For my second day back with my Spanish 4 classes, I was ready to share a story about a boy whose father buys him a magic carpet. I introduced the new vocabulary, asked some questions to practice the vocabulary, and then began to set up the beginning of the story. It was then that I noticed a student in the front row (the desks are arranged in a U formation so there are many students in the "front" row), slyly reaching into his bookbag on the floor. Inside the pocket of the bookbag I saw a shiny wrapper - you guessed it, chocolate wrapped in yellow foil, most likely from Easter.
Suddenly, my story wasn't so important any longer. What had my attention, and in short time, the attention of many of the other students, was... What was José reaching for in his bookbag? I continued asking questions as I walked towards José, both of us smiling knowing he was caught red-handed, and sat down in the student desk next to him, all the time continuing my questions, now directed to José, about the first few sentences of the story. As I asked the questions to José, I continued to look at him and then at the bookbag, then back at him. It was a little unrehearsed game and I was enjoying it, José was enjoying it, and the other students were enjoying it. By the time I stood up and moved away from José, everyone in the class knew that José would not be reaching into his bag again to snack on candy.
But, the best part was when I added a new sentence to the story, only to glance at José to see him licking his fingers. I couldn't help but zero in on José again and ask him what he was doing. He explained, in Spanish of course, that there was "chocolate en mis pies". ¿en tus pies? What a great time to review parts of the body, fingers and toes, and all the while with the attention of the whole class. It was at that point that I realized that this was "flow" that some TPRS teachers mention. The students in the class, including José, were so focused on what was happening with José and his bookbag and the chocolate, that the emphasis was not on Spanish, but Spanish was being used to follow and narrate the events. Personally, I didn't care that the whole chocolate episode took 4, 6, or 8 minutes out of my planned story, it was communication in the target language and they were focused in on the action.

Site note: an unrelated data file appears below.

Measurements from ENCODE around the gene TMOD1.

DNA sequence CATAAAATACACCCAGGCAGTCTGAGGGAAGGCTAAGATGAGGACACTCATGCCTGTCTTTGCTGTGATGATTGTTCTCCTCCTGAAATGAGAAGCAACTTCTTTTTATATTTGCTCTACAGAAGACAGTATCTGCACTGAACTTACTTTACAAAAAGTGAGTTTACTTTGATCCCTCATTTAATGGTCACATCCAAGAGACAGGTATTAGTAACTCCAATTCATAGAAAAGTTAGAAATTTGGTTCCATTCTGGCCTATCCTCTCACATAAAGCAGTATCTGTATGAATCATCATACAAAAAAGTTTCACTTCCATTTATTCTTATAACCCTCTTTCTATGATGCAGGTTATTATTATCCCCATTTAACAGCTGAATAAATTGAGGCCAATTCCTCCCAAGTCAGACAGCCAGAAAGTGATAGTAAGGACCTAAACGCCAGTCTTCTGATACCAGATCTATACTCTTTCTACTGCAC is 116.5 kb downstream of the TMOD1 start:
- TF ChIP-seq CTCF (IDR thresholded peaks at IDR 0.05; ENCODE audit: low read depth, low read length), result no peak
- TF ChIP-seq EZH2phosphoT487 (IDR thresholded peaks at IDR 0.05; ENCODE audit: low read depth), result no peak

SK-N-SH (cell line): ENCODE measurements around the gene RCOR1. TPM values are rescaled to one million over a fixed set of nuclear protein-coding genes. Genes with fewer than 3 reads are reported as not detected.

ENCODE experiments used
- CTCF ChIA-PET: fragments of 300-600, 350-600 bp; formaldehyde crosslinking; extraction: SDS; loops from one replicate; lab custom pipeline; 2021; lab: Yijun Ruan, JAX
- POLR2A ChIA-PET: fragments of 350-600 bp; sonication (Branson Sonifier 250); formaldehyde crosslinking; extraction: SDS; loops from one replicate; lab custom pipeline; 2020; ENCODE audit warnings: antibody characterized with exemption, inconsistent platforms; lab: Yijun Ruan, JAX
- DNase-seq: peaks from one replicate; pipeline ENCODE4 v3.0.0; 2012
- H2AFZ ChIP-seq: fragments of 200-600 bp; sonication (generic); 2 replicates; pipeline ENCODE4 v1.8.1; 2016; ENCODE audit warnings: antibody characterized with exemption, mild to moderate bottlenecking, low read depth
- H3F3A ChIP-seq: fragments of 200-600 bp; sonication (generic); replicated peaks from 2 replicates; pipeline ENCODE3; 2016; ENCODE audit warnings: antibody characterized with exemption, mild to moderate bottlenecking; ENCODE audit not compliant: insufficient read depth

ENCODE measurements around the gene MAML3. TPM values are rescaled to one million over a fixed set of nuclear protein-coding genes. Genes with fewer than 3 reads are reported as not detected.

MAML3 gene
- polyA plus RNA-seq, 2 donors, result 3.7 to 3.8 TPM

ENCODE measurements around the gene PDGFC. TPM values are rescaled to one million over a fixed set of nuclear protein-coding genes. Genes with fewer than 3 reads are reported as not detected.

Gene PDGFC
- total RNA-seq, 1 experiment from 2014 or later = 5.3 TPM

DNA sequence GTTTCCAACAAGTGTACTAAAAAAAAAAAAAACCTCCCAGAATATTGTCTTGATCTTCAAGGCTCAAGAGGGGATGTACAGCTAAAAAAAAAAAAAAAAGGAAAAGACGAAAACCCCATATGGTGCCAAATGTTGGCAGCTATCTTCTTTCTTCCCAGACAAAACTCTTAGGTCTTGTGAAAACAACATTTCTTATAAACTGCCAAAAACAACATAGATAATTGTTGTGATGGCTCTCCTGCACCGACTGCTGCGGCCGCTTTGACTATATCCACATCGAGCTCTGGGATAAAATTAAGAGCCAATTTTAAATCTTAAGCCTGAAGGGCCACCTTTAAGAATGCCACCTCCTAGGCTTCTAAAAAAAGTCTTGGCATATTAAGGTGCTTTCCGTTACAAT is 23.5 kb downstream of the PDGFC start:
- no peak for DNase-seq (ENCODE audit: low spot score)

Turns out, José said (in Spanish again, of course) that he was going to give me the candy when I was seated next to him, but I stood up too soon. Naturally, I sat next to him again, he gave me the candy, and I placed it on my desk for later.
Let me assure you that I know, without a doubt, that José wasn't embarrassed nor did he feel put on the spot, at any point during this interaction. He is a great student with a super, super, SUPER personality and I knew this little "game" was just as fun for him as it was for anyone in the room. He helped create the "flow" and nobody else, at that particular point, could have drawn the rest of the students' attention into the conversation like José did. Was it an interruption - certainly. But it was time well-spent. There's time tomorrow to continue the story. THANKS JOSÉ for helping with the lesson.
Just one of those days I have to ask myself, "and they pay me for this?"